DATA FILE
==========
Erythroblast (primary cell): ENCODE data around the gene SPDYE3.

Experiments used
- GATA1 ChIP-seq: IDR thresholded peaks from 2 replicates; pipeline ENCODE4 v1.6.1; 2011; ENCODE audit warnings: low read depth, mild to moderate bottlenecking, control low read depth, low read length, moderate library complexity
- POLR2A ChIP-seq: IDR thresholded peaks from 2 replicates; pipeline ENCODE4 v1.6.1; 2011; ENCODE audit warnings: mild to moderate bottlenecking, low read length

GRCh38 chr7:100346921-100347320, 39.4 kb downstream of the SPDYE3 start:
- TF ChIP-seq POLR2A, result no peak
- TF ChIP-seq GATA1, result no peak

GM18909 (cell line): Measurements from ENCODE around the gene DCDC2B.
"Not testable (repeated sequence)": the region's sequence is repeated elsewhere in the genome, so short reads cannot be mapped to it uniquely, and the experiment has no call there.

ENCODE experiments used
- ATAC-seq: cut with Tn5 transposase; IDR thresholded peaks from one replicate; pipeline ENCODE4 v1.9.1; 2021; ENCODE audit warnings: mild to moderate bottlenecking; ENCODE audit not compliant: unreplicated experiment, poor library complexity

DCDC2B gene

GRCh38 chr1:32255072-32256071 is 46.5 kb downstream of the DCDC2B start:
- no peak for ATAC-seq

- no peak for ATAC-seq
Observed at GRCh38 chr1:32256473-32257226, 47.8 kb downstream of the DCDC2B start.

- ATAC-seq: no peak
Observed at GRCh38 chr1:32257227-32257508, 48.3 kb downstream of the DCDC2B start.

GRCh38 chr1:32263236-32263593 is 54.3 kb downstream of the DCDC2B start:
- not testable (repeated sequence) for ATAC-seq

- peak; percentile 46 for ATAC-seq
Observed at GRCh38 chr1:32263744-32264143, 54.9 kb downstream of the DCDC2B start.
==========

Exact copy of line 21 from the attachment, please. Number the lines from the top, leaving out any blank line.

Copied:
- peak; percentile 46 for ATAC-seq